I surfed on over to History.com and found what I was looking for. Here you can find veteran's stories, videos and interactive maps.
I've written before about Greenwood Cemetery here in Shreveport. It's not far from my house and Steve and I visit there occasionally because there's a huge veteran's section; plus, I have some family buried there. One day a few weeks ago we decided it had been a while since we'd gone through there so we pulled in, got out of the car and started walking through the veterans section reading headstones.
The veterans buried there are from the Spanish American war on up to current times. I've mentioned before, we found several with "Purple Heart" notations on their headstones. I'm always curious about their stories. Every one of those people buried there has a story. I wish I knew them all.
I'm particularly interested in the Kelley (brothers?). I posted on these two not long ago. We stopped at these graves first because we noticed that they both had the same last name ("Oh how sad for this family to lose two sons in the same year!") and on closer inspection, Steve gasped and said, "Oh no! He died on D-day!"
Bose F. Kelley died on D-day, June 6, 1944. William G. Kelley, (his brother?) died on November 10, 1944.
I've tried to do some online research on them but come up pretty empty. I found this:
...but I can't swear it's the same guy because the date of death isn't the same as what's on his stone. I have found record of Bose F. Kelley here. He was part of the 507 parachute infantry regiment; their mission was to drop near Amfreville and "hold the La Fiere causeway in support of the 505th PIR." They were to hold a defensive line between Gourbesville and Le-Hameau Renouf. You can read about the mission here and here. Here is one soldier's testimony of that day. Here is the site of the son of one of the members of the 507th with pictures and information about that day.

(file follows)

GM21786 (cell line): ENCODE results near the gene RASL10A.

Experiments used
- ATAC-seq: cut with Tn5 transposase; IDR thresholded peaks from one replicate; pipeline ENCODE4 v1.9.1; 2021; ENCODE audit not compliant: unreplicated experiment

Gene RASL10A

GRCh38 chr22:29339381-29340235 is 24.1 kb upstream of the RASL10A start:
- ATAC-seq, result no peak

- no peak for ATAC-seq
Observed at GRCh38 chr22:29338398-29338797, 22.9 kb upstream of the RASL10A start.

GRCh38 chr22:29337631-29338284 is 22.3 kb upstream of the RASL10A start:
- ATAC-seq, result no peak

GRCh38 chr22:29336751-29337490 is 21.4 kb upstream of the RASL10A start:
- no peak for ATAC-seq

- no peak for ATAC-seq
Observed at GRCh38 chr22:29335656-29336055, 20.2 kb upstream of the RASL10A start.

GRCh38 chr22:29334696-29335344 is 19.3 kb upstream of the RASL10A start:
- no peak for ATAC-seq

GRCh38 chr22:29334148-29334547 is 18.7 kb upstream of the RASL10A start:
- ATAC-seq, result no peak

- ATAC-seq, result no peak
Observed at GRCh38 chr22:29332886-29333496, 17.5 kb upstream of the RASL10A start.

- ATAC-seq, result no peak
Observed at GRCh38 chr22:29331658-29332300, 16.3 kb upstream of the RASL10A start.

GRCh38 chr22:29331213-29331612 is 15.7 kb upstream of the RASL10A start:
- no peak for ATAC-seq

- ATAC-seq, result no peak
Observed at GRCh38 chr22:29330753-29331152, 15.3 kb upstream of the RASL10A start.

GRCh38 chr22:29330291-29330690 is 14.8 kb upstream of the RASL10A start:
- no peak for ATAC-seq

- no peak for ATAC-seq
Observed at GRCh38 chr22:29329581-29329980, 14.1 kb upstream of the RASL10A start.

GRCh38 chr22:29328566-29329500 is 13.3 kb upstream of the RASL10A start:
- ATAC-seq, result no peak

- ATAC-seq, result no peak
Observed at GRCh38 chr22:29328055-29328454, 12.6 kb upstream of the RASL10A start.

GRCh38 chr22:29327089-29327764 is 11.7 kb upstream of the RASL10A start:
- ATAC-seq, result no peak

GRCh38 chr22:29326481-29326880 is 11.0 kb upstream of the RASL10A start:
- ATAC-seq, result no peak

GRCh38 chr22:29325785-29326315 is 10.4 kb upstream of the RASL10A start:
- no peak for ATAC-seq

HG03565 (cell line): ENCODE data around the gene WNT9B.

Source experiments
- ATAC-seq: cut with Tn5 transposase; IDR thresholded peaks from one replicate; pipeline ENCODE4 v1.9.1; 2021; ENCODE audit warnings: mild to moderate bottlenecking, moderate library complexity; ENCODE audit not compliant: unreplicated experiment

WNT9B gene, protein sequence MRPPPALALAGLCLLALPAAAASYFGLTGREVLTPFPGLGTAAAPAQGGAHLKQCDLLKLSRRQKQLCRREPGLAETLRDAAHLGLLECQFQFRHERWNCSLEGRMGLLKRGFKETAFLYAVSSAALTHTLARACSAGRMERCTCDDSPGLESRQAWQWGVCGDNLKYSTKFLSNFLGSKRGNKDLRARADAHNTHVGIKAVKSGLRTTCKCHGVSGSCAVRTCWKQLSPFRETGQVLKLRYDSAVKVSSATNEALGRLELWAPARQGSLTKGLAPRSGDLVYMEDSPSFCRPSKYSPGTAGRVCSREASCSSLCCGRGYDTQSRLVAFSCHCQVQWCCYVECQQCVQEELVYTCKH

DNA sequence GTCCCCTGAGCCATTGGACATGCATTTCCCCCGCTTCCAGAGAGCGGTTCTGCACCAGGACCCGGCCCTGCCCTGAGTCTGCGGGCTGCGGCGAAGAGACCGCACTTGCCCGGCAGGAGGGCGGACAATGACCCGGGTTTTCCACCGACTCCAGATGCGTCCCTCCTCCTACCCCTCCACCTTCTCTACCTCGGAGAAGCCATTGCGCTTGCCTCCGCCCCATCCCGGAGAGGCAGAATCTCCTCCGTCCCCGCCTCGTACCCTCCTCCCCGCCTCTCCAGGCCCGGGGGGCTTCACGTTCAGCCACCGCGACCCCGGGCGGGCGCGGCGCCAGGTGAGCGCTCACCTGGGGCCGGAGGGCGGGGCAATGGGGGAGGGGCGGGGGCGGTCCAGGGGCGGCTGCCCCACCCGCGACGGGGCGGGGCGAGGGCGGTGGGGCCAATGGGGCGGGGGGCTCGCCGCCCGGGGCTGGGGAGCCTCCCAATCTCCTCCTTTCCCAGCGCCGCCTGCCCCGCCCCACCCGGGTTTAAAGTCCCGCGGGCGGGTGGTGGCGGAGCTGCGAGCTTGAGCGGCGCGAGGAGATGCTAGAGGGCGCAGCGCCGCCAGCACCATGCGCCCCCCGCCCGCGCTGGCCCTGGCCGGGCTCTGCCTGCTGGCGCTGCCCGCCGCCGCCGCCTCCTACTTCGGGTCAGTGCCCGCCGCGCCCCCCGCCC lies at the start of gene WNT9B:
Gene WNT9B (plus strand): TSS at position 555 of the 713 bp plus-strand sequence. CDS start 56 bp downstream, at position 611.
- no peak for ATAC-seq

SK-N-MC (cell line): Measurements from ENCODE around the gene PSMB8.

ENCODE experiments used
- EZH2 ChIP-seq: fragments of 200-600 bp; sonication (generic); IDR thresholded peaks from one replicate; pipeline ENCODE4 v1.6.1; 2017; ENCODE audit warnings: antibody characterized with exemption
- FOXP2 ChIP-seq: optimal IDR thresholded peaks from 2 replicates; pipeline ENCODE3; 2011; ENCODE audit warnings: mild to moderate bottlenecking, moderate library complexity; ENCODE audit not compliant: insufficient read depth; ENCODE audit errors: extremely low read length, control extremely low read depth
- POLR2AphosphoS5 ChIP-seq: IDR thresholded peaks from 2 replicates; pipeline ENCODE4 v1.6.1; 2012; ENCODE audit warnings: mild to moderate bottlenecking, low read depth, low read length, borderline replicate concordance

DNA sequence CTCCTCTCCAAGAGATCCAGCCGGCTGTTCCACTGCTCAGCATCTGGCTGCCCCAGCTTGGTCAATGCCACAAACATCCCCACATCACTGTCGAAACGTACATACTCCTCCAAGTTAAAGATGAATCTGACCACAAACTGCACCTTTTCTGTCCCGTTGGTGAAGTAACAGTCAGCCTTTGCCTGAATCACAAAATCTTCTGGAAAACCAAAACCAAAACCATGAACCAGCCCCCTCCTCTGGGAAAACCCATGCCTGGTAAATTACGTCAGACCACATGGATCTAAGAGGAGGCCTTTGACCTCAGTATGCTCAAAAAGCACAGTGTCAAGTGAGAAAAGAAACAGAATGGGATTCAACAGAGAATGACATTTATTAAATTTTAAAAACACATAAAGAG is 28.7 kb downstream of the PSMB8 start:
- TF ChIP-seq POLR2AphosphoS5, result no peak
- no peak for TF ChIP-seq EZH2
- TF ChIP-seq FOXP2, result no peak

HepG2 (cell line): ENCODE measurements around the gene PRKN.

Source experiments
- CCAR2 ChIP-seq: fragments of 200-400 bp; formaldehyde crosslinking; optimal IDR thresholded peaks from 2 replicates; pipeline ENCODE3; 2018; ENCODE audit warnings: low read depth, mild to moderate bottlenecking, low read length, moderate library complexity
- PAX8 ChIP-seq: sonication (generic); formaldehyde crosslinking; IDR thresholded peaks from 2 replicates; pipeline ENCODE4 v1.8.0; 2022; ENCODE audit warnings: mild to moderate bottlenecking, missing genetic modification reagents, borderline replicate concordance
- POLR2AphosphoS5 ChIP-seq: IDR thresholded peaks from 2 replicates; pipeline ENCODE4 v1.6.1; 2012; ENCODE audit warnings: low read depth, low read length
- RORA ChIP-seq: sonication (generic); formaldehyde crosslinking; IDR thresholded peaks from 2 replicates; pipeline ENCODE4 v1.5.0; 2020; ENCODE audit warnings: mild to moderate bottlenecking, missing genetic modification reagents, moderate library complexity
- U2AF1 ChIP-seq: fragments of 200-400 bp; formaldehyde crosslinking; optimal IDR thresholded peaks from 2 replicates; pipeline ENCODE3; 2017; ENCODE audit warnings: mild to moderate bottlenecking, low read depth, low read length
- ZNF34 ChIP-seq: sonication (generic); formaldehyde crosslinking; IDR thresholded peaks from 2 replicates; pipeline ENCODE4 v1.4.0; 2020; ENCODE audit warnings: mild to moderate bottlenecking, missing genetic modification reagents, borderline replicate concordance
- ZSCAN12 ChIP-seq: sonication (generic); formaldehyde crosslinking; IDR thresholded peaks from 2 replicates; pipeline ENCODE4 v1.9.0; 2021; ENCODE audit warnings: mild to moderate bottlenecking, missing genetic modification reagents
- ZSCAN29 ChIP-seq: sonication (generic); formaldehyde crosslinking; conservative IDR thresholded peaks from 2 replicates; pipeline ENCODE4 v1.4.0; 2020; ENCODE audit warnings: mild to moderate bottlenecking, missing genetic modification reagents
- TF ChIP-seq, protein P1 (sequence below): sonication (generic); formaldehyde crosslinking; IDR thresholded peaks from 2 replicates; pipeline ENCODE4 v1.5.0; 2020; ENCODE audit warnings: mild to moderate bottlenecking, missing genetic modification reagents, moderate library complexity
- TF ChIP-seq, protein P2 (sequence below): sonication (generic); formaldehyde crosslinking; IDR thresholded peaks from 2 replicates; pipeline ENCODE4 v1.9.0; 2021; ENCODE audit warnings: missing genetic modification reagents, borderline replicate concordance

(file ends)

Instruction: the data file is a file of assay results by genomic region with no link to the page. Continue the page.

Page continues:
I wish I knew the Kelley's stories. They have surviving family here somewhere; somebody goes out there regularly and places flowers. They are not forgotten. I went to the cemetery this morning and left a flag for them both. I'd have left one for every other veteran but Steve would give me the evil eye if he knew I was walking around that cemetery alone and unprotected.
At any rate, today is D-Day and is another wonderful opportunity to pay tribute and remember. Go here to read some stories of D-Day veterans. Go to a cemetery and place a flag. Hang out your own flag at your home. Watch a rerun of Band of Brothers. Visit a veteran's home. But take time to remember.
Also: Jules Crittenden has a D-Day post.
Added: Hot Air has a post.
If you have a D-Day post, email me and I'll link it.
Update: A Tulsa veteran shares his story.
Right in Florida had the same trouble I did finding any media coverage of the D-Day anniversary. Ice Road Truckers on the History Channel? C'mon.
The Other McCain has a D-Day post remembering the Bedford Boys.
My Bossier posts and links back.
SWAC Girl posts and links to a veteran's story from Chesterfield County, VA.